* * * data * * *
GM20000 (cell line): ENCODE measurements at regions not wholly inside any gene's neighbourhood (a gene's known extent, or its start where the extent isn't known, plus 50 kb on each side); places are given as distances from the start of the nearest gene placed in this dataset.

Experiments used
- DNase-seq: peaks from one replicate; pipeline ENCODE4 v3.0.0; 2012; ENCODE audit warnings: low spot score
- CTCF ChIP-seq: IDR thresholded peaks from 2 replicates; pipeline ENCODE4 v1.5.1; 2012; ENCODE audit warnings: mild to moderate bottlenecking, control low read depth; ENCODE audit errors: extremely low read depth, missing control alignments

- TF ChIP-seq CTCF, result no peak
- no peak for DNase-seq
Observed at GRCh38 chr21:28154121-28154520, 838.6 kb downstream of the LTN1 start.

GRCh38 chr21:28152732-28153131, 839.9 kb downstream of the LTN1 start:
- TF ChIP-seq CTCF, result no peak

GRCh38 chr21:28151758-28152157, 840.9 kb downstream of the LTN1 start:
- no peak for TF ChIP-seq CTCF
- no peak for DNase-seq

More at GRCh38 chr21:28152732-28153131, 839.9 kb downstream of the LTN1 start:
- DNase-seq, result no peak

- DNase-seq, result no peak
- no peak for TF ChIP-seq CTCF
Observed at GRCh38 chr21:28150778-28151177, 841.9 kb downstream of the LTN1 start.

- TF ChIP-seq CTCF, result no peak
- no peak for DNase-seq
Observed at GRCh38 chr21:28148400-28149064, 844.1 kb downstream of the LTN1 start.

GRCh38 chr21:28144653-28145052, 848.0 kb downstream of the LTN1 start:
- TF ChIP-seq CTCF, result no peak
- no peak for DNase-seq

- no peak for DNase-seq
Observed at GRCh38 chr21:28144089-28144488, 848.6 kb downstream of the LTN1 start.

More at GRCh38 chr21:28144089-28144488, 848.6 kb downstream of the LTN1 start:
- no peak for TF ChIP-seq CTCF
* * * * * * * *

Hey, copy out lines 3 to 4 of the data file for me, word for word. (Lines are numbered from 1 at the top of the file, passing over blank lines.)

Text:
- DNase-seq: peaks from one replicate; pipeline ENCODE4 v3.0.0; 2012; ENCODE audit warnings: low spot score
- CTCF ChIP-seq: IDR thresholded peaks from 2 replicates; pipeline ENCODE4 v1.5.1; 2012; ENCODE audit warnings: mild to moderate bottlenecking, control low read depth; ENCODE audit errors: extremely low read depth, missing control alignments